Broken Dreams

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From left to right, Tony Schik as Lennie and Josh Peyton as George

George and Lennie have a simple dream.  They just want a piece of land of their own where they can grow some vegetables, tend some rabbits, and live life as they please.  On the cusp of realizing that dream, the ground suddenly threatens to fall away from under their feet with the most cataclysmic reality.  This is John Steinbeck’s Of Mice and Men currently running at the Omaha Community Playhouse.

Reviewing this show is a true pleasure as it is not only the best show I’ve seen this season, but also the best local show I’ve seen in the past few years.

I’m truly grateful that Steinbeck chose to translate his classic novel to the stage himself as I do not think any writer would have been able to properly communicate his ideas and themes as well as he could.  What made Steinbeck’s writing so beautiful is that he was able to present an incredible amount of themes and power, but kept it wrapped up in a relatively simple story.  At its heart, this is a story of friendship and loyalty, but Steinbeck also introduces themes of greed, poverty, infidelity, hope, frustration, love, and racism.  And he presents these ideas through ordinary, realistic conversation.

A great work needs great direction to properly relay the story to an audience and Ablan Roblin’s direction is a piece of art.  Rarely have I seen such skillful handling of a dialogue driven play.  Roblin keeps the words energized and moving.  He never allows the scenes to become static as he inserts just enough movement and animation to keep them lively and real.  His understanding of the turns and twists of the plot allows him to make sequoias bloom from the tiniest moments.  And the coaching of his cast is championship caliber.  Each actor is fully aware of her or his function and utterly confident in his or her abilities.  This allows them to come together as a whole and create something that is truly greater than the sum of its parts.

There isn’t a weak link in this cast, but some exceptional performances from the supporting cast include Donte Plunkett as a broken, acerbic ranch hand forced to live separately from his working class brethren due to the color of his skin; Mallory Vallier as the lonely, man-hungry wife of The Boss’ son, Curley; and Nick Zadina as the tough, but level headed bunkhouse leader, Slim.

Dennis Collins has a powerful turn as the one handed ranch hand, Candy.  Collins well essays the loneliness and feelings of uselessness of this character.  He’s an older man approaching the end of his days, barely able to work due to his missing appendage, and friendless except for his beloved hound.  The utter joy Collins displays through his eyes and inflection when he is allowed the opportunity to share in George and Lennie’s dream is a true treat for the audience.

Josh Peyton’s handling of George is so effortless that it almost doesn’t seem like he’s acting.  One can actually feel his bond of brotherhood with Lennie and all that entails.  Yes, you can see George’s love for Lennie as he cares for him and stands up for him, but you can also really feel his frustration at the difficulties of caring for Lennie.  Peyton’s emotional choices with his words and body language are always spot on and he is especially compelling when he has to make a crucial decision about Lennie in the play’s final moments.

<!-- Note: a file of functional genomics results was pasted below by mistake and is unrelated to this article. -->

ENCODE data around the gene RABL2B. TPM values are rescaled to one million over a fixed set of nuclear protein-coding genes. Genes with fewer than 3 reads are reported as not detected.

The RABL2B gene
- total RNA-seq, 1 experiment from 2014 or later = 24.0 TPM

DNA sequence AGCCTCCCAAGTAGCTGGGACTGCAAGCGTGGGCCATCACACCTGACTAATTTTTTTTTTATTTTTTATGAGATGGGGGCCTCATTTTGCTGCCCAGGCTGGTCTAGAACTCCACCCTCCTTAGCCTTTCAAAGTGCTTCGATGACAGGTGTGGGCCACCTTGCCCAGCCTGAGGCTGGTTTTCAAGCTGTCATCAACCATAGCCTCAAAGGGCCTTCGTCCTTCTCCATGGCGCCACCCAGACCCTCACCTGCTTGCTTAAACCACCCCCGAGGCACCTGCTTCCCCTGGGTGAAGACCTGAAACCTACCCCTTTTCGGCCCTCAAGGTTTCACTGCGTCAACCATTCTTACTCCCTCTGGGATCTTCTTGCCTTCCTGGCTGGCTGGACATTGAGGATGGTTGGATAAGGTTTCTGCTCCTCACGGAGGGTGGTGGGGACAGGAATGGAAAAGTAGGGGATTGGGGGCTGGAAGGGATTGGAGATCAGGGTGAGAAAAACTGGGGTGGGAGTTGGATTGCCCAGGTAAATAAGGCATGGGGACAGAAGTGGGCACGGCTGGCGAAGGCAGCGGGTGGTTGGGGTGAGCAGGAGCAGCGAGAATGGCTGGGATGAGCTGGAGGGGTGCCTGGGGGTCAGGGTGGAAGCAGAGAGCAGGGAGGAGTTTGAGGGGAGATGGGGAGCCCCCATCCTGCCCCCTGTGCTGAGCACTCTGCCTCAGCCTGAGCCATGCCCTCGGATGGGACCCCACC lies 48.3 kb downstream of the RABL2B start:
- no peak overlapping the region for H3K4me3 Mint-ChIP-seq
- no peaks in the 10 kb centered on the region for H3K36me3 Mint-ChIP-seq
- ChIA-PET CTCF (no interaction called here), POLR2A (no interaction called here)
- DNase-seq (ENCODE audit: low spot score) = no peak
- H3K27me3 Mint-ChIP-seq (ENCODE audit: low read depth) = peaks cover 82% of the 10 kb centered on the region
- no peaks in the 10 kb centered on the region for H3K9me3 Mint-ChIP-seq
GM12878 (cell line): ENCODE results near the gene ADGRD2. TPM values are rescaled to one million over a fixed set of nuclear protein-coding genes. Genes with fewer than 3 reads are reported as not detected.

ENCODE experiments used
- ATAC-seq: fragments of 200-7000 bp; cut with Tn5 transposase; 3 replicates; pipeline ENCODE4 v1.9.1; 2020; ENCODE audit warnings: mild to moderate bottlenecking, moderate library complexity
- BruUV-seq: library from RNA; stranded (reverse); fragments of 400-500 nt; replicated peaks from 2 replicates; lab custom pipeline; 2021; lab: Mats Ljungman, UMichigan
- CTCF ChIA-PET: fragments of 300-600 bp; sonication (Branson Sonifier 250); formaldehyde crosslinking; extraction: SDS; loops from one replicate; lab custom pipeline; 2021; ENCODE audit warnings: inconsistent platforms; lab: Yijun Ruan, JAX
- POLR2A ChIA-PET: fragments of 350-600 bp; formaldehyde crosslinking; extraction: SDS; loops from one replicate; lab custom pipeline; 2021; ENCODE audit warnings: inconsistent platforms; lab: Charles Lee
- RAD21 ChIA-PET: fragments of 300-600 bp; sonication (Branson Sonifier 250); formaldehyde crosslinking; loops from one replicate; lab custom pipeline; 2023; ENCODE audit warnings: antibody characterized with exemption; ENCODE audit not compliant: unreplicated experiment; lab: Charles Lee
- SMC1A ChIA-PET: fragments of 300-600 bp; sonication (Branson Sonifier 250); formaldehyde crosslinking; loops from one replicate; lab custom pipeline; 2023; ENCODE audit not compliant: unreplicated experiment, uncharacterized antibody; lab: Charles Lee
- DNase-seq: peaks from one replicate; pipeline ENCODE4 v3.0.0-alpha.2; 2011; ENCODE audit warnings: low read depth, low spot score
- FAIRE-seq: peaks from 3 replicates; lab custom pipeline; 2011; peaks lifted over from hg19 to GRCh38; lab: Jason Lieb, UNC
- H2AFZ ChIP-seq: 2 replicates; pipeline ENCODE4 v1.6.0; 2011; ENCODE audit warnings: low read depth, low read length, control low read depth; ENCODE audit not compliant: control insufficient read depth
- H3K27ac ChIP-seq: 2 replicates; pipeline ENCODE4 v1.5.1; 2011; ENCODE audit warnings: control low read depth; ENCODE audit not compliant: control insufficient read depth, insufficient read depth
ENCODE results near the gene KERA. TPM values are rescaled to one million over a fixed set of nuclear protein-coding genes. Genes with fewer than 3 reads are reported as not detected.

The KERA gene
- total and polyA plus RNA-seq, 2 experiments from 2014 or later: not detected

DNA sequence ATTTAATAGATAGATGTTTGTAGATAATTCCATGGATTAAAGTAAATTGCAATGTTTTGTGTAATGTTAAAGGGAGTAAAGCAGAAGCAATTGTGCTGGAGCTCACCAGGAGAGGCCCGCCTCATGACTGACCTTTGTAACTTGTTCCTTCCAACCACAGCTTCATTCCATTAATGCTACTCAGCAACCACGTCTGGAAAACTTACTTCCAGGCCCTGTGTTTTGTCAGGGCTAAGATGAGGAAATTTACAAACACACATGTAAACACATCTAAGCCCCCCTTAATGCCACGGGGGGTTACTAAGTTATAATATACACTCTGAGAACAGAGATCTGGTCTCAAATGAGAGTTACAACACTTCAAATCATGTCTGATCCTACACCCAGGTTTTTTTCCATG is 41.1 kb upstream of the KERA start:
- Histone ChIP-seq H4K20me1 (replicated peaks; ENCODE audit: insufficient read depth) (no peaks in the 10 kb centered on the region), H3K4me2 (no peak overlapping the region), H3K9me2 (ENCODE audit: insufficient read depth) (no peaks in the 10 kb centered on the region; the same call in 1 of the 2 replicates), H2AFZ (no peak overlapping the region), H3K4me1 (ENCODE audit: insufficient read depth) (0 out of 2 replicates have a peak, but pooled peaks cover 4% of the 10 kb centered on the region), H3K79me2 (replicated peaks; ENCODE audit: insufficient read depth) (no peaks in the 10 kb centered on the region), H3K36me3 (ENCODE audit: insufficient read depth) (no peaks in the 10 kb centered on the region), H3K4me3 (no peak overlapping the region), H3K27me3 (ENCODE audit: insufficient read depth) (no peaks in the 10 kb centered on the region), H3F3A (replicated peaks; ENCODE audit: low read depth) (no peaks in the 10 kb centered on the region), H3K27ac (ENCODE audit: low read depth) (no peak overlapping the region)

I was leveled by Tony Schik’s portrayal of Lennie.  It is truly a revelatory performance that’s certain to place him in the running for the Playhouse’s prestigious Fonda-McGuire Award.  He is so utterly believable as the simple, childlike man whose intelligence and maturity is incapable of handling his incredible strength.  Shick brilliantly communicates Lennie’s essence with a slack jaw, veiled eyes, constant excited giggling, and a delivery that shows that Lennie really has to think about what he wants to say before he can say it.  You can’t help but love this big kid, yet ache at the fact that his immaturity and unpredictability make him hard to handle, though life is certainly never dull with him around.

Jim Othuse has crafted another winner with his bunkhouse set.  It is exactly what it needs to be:  simple, dilapidated, but functional for working men.  His lights enhance the moments from darkening at climactic moments to the night sky in the opening scene.  Darin Kuehler’s props add to the effect with his bunk beds and authentic bales of hay.  John Gibilisco’s sounds strongly support the work with sounds of ranch hands talking and the clink of horseshoe playing.  Amanda Fehlner’s costumes are perfect from the elegant dress of Curley’s Wife to the rich clothing of The Boss to the gear of the ranch hands and the poor, common clothing of George and Lennie.  An original score by Timothy Vallier helps to sweep the audience into this world.

John Steinbeck was truly one of America’s greatest writers and this is one of his finest works.  It may not be the feel good play of the year, but it could very well be the best play of the year.

Of Mice and Men plays at the Omaha Community Playhouse through March 17.  Showtimes are Wed-Sat at 7:30pm and Sundays at 2pm.  Tickets start at $40 ($24 for students) and can be obtained at the OCP box office, online at www.omahaplayhouse.com, or by calling the box office at 402-553-0800.  Parental discretion is advised due to some strong language and a few scenes of violence.  The Omaha Community Playhouse is located at 6915 Cass St in Omaha, NE.